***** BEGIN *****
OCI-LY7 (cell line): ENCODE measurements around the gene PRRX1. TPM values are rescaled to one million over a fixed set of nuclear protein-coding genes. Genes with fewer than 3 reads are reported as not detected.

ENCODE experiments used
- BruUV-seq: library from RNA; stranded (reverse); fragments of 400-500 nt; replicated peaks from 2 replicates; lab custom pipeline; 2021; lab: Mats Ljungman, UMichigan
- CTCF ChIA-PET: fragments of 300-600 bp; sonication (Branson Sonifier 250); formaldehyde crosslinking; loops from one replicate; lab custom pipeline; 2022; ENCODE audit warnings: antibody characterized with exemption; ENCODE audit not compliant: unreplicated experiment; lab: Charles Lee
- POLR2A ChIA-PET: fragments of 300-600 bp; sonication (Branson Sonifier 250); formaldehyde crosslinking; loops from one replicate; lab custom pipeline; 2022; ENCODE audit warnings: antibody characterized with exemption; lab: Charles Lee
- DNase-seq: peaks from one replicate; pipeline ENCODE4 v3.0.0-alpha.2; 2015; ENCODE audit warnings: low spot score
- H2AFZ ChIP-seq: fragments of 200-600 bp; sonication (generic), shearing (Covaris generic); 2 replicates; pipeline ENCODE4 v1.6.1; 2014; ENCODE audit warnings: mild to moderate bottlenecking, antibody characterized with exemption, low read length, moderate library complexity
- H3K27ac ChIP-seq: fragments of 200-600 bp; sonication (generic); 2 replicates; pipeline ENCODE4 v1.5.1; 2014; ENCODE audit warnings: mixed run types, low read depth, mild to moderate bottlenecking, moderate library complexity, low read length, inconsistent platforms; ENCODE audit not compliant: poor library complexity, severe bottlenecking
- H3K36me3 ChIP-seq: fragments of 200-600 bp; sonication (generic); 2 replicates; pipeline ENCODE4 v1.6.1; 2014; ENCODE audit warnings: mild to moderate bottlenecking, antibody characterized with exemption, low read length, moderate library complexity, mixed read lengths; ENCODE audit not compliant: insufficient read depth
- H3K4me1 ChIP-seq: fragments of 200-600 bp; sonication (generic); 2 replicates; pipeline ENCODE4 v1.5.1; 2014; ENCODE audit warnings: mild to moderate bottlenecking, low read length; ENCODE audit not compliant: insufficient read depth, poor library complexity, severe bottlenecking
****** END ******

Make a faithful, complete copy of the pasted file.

OCI-LY7 (cell line): ENCODE measurements around the gene PRRX1. TPM values are rescaled to one million over a fixed set of nuclear protein-coding genes. Genes with fewer than 3 reads are reported as not detected.

ENCODE experiments used
- BruUV-seq: library from RNA; stranded (reverse); fragments of 400-500 nt; replicated peaks from 2 replicates; lab custom pipeline; 2021; lab: Mats Ljungman, UMichigan
- CTCF ChIA-PET: fragments of 300-600 bp; sonication (Branson Sonifier 250); formaldehyde crosslinking; loops from one replicate; lab custom pipeline; 2022; ENCODE audit warnings: antibody characterized with exemption; ENCODE audit not compliant: unreplicated experiment; lab: Charles Lee
- POLR2A ChIA-PET: fragments of 300-600 bp; sonication (Branson Sonifier 250); formaldehyde crosslinking; loops from one replicate; lab custom pipeline; 2022; ENCODE audit warnings: antibody characterized with exemption; lab: Charles Lee
- DNase-seq: peaks from one replicate; pipeline ENCODE4 v3.0.0-alpha.2; 2015; ENCODE audit warnings: low spot score
- H2AFZ ChIP-seq: fragments of 200-600 bp; sonication (generic), shearing (Covaris generic); 2 replicates; pipeline ENCODE4 v1.6.1; 2014; ENCODE audit warnings: mild to moderate bottlenecking, antibody characterized with exemption, low read length, moderate library complexity
- H3K27ac ChIP-seq: fragments of 200-600 bp; sonication (generic); 2 replicates; pipeline ENCODE4 v1.5.1; 2014; ENCODE audit warnings: mixed run types, low read depth, mild to moderate bottlenecking, moderate library complexity, low read length, inconsistent platforms; ENCODE audit not compliant: poor library complexity, severe bottlenecking
- H3K36me3 ChIP-seq: fragments of 200-600 bp; sonication (generic); 2 replicates; pipeline ENCODE4 v1.6.1; 2014; ENCODE audit warnings: mild to moderate bottlenecking, antibody characterized with exemption, low read length, moderate library complexity, mixed read lengths; ENCODE audit not compliant: insufficient read depth
- H3K4me1 ChIP-seq: fragments of 200-600 bp; sonication (generic); 2 replicates; pipeline ENCODE4 v1.5.1; 2014; ENCODE audit warnings: mild to moderate bottlenecking, low read length; ENCODE audit not compliant: insufficient read depth, poor library complexity, severe bottlenecking